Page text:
Discovering my Discipline

Discovering my Discipline

“I can tell you’re undisciplined.” Literally a stranger.

Some rich, little old man with a Napoleon complex, who thought he actually had a shot at dating a friend my age. I was 22 years old. Just out of college and fresh into the workforce when he said this to me.

8 years later, in the middle of my career break, he’s still not wrong. I think about that night a lot, how I felt beat down, embarrassed as I force-fed myself the rest of my 4-dollar sign dinner and ran off to the bathroom to cry. He saw right through me - I need to be told what to do.

I thrived working on someone else’s schedule, meeting deadlines, working in and around meetings set by others. My peers and supervisors were there for feedback, collaboration, encouragement and comradery every day. There was a constant stream of work and a proven career path. It was a world of social certainty.

But the workload was too much. I burned out. So I quit to take a career break. I needed to regroup, relax, and figure out what to do next. It took me a year to make this decision. I was afraid of the obvious: not having a stable income, running out of money and not having a clear path forward.  

But my biggest fear was not having discipline to work towards discovering a new career path.

Realities of Not Working

I thought creating discipline for myself would be easy.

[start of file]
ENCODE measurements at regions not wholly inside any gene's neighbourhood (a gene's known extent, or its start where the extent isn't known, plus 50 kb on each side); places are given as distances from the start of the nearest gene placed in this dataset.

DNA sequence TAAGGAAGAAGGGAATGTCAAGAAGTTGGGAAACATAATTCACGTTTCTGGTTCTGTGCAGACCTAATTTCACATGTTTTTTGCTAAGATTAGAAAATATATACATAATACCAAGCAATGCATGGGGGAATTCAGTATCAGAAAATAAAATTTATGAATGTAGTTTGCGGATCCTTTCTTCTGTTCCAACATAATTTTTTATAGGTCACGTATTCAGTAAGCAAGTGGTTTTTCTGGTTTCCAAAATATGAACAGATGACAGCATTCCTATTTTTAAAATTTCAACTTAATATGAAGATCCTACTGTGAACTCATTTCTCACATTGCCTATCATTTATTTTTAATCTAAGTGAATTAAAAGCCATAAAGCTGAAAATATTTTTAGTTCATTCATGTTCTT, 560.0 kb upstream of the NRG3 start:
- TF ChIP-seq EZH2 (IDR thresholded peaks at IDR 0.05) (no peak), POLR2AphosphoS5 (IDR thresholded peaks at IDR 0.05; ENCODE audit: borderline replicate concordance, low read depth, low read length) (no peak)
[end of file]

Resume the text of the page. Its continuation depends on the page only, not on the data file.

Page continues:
Following schedules my whole life, I figured I could easily create my own and stick to it. I know how to use the internet too - researching is a skill I mastered from school and work, so I’d easily find new career options. I’d create so much art because I can paint or draw whenever I want.  Since I wasn’t working overtime anymore, I’d have more time to see friends and family.

Nope. It’s been much more difficult to take action than I thought.

I’ve been struggling without discipline these past 4 months. Paralyzed by indecisiveness, I haven't created any new portrait paintings, hand-drawn mandalas, nor researched new career paths. Instead, I've indulged in binge-watching Bridgerton on Netflix, playing Zelda:Breath of the Wild (for a second time) and deep diving into the world of Kawaii gamer desk set-ups and mechanical keyboards (thanks a lot, Instagram).  I avoid friends and family because I don’t want them to ask me how I’m doing.  I’m afraid they’ll see right through me, just like that little old man, and judge me for being undisciplined.

Inspired by all things Kawaii & Cute, I purchased this Logitech POP Keyboard for Write of Passage. It's a joy to type on.

Taking Action

After months of irregular sleep schedules and mood swings, a friend intervened. He suggested I take Write of Passage, an online cohort-based writing course. In addition to learning how to write online, it’s also a great opportunity to meet people from around the world in different industries. So I decided to take a leap of faith and join the October 2022 session.

Taking this course not only made me realize that I can apply my design skills to writing, but that I also need a creative community with structure, encouragement and collaboration.